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CONCLUSION. - Immanuel Kant, The Philosophy of Law: An Exposition of the Fundamental Principles of Jurisprudence as the Science of Right 
The Philosophy of Law: An Exposition of the Fundamental Principles of Jurisprudence as the Science of Right, by Immanuel Kant, trans. W. Hastie (Edinburgh: Clark, 1887).
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If one cannot prove that a thing is, he may try to prove that it is not. And if he succeeds in doing neither (as often occurs), he may still ask whether it is in his interest to accept one or other of the alternatives hypothetically, from the theoretical or the practical point of view. In other words, a hypothesis may be accepted either in order to explain a certain Phenomenon (as in Astronomy to account for the retrogression and stationariness of the planets), or in order to attain a certain end, which again may be either pragmatic as belonging merely to the sphere of Art, or moral as involving a purpose which it is a duty to adopt as a maxim of action. Now it is evident that the assumption (suppositio) of the practicability of such an End, though presented merely as a theoretical and problematical judgment, may be regarded as constituting a duty; and hence it is so regarded in this case. For although there may be no positive obligation to believe in such an End, yet even if there were not the least theoretical probability of action being carried out in accordance with it, so long as its impossibility cannot be demonstrated, there still remains a duty incumbent upon us with regard to it.
Now, as a matter of fact, the morally practical Reason utters within us its irrevocable Veto: ‘There shall be no War.’ So there ought to be no war, neither between me and you in the condition of Nature, nor between us as members of States which, although internally in a condition of law, are still externally in their relation to each other in a condition of lawlessness; for this is not the way by which any one should prosecute his Right. Hence the question no longer is as to whether Perpetual Peace is a real thing or not a real thing, or as to whether we may not be deceiving ourselves when we adopt the former alternative, but we must act on the supposition of its being real. We must work for what may perhaps not be realized, and establish that Constitution which yet seems best adapted to bring it about (mayhap Republicanism in all States, together and separately). And thus we may put an end to the evil of wars, which have been the chief interest of the internal arrangements of all the States without exception. And although the realization of this purpose may always remain but a pious wish, yet we do certainly not deceive ourselves in adopting the maxim of action that will guide us in working incessantly for it; for it is a duty to do this. To suppose that the moral Law within us is itself deceptive, would be sufficient to excite the horrible wish rather to be deprived of all Reason than to live under such deception, and even to see oneself, according to such principles, degraded like the lower animals to the level of the mechanical play of Nature.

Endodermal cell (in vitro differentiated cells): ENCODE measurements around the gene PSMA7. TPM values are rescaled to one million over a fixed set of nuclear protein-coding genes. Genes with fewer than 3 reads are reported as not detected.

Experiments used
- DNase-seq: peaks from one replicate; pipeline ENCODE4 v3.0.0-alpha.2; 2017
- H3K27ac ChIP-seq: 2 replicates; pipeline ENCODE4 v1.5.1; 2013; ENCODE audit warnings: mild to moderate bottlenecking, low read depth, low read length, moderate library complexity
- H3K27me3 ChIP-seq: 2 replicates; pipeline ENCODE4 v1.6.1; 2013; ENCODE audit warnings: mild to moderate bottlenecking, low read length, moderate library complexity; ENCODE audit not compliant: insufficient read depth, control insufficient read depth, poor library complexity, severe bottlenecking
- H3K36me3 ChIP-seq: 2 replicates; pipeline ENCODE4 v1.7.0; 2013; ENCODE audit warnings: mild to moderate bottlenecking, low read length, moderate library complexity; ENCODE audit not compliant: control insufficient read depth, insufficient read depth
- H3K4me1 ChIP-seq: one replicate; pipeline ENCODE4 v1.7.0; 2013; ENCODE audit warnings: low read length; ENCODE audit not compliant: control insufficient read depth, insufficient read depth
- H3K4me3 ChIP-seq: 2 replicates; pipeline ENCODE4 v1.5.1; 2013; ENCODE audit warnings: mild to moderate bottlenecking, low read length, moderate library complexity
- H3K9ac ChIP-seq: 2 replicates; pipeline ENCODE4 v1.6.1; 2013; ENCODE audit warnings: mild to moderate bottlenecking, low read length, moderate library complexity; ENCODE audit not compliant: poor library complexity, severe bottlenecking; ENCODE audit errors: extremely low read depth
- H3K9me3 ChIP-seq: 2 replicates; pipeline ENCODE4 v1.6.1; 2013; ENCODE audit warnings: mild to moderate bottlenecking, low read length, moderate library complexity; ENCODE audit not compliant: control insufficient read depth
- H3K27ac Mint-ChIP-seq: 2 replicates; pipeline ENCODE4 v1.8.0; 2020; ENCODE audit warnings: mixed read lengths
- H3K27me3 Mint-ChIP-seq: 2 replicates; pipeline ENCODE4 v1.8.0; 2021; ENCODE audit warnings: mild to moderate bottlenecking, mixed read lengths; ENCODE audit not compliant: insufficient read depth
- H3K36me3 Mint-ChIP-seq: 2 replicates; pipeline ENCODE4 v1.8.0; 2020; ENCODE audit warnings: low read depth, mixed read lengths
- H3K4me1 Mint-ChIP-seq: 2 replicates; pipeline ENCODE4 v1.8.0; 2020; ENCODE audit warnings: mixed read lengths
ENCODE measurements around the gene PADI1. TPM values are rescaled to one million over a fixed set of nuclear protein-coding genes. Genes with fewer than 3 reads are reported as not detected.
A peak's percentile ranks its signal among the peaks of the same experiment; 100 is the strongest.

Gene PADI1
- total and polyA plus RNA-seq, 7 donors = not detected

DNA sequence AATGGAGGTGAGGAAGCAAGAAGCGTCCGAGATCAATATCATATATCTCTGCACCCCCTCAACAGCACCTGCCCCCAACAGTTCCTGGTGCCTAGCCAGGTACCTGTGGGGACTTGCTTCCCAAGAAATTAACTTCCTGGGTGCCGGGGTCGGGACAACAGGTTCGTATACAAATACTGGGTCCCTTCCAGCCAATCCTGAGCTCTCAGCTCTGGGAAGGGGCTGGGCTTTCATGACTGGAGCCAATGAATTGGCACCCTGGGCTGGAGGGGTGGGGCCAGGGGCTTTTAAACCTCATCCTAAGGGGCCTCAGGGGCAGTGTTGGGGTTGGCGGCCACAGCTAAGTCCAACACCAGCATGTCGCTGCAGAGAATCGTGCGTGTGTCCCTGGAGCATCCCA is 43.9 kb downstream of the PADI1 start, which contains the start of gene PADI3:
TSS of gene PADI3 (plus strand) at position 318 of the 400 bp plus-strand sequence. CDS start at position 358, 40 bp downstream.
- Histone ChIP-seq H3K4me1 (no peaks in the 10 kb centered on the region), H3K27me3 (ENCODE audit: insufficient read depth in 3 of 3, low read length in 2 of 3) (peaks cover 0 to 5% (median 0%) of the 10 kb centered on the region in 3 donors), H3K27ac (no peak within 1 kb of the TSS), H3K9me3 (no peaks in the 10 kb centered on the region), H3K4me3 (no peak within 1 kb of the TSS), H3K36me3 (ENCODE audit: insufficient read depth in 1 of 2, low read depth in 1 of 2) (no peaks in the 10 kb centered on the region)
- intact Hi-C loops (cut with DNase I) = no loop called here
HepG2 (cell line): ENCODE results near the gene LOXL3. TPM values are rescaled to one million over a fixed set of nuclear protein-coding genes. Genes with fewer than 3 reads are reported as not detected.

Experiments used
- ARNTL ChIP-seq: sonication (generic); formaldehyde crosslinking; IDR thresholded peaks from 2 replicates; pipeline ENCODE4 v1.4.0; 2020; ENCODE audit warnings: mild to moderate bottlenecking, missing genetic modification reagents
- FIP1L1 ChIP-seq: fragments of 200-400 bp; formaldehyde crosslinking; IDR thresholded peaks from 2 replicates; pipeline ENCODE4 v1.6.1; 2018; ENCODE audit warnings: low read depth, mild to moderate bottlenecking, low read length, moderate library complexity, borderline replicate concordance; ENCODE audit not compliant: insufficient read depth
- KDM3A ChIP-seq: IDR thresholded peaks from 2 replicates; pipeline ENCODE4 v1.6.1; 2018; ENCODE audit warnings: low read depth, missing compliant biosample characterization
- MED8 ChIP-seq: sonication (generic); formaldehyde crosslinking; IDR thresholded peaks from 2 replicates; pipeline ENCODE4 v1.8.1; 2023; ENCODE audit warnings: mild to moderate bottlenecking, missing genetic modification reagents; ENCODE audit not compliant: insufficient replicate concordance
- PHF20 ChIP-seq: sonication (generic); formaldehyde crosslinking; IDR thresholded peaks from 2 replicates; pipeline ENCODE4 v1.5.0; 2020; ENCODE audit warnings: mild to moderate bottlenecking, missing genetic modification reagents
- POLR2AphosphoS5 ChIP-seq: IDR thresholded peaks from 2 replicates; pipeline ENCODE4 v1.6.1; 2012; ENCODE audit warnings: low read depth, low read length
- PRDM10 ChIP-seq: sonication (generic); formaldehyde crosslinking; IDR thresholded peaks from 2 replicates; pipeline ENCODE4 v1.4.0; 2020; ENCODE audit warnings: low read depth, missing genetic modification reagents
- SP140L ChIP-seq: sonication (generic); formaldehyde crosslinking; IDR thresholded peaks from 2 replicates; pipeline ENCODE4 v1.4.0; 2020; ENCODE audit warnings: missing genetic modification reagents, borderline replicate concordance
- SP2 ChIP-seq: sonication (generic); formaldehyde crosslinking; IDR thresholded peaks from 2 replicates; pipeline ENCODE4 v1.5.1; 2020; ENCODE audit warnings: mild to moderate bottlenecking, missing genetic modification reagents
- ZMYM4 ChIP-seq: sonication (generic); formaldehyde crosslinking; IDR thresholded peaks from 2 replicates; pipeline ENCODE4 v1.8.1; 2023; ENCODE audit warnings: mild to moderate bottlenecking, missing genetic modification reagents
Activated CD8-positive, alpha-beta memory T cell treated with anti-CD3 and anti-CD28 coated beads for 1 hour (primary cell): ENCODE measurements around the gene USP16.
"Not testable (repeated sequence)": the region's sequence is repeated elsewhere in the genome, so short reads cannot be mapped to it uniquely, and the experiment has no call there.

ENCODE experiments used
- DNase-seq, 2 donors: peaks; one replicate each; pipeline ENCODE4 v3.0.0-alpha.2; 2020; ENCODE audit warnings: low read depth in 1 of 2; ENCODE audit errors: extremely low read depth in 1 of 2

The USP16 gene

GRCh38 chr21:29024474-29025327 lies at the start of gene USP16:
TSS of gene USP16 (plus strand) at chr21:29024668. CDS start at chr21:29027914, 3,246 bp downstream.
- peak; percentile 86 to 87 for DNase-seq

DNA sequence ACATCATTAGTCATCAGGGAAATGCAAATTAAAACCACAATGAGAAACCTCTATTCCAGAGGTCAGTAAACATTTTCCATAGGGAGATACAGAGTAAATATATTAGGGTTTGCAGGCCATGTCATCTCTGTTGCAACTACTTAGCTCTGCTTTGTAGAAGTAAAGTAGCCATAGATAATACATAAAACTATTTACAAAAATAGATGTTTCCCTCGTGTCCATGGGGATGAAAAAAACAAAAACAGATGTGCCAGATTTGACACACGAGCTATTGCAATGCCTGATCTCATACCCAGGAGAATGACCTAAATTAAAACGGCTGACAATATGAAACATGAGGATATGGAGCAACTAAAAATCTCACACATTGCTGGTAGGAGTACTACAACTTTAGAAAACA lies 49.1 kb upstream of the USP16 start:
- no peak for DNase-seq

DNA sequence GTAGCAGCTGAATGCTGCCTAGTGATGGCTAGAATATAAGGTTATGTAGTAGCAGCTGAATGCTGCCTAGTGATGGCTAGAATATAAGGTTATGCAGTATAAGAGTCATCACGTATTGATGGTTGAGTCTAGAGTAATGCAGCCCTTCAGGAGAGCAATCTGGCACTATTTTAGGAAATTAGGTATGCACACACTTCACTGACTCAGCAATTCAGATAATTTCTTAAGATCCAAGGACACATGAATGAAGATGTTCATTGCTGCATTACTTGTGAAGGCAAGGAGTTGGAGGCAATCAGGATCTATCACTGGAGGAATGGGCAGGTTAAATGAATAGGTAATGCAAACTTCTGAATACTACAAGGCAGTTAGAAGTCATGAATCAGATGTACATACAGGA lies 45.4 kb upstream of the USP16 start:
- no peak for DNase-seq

It may be said that the universal and lasting establishment of Peace constitutes not merely a part, but the whole final purpose and End of the Science of Right as viewed within the limits of Reason. The state of Peace is the only condition of the Mine and Thine that is secured and guaranteed by Laws in the relationship of men living in numbers contiguous to each other, and who are thus combined in a Constitution whose rule is derived not from the mere experience of those who have found it the best as a normal guide for others, but which must be taken by the Reason à priori from the ideal of a juridical Union of men under public laws generally. For all particular examples or instances, being able only to furnish illustration but not proof, are deceptive, and at all events require a Metaphysic to establish them by its necessary principles. And this is conceded indirectly even by those who turn Metaphysics into ridicule, when they say, as they often do, ‘The best Constitution is that in which not Men but Laws exercise the power.’ For what can be more metaphysically sublime in its own way than this very Idea of theirs, which according to their own assertion has, notwithstanding, the most objective reality? This may be easily shown by reference to actual instances. And it is this very Idea which alone can be carried out practically, if it is not forced on in a revolutionary and sudden way by violent overthrow of the existing defective Constitution; for this would produce for the time the momentary annihilation of the whole juridical state of Society. But if the idea is carried forward by gradual Reform, and in accordance with fixed Principles, it may lead by a continuous approximation to the highest political Good, and to Perpetual Peace.
SUPPLEMENTARY EXPLANATIONS of the PRINCIPLES OF RIGHT.
[Written by Kant in 1797, and added to the Second Edition in 1798.]
The Occasion for these Explanations was furnished mainly by a Review of this work that appeared in the Göttingen Journal, No. 28, of 18th February 1797. The Review displays insight, and with sympathetic appreciation it expresses ‘the hope that this Exposition of Principles will prove a permanent gain for juridical Science.’ It is here taken as a guide in the arrangement of some critical Remarks, and at the same time as suggesting some expansion of the system in certain points of detail.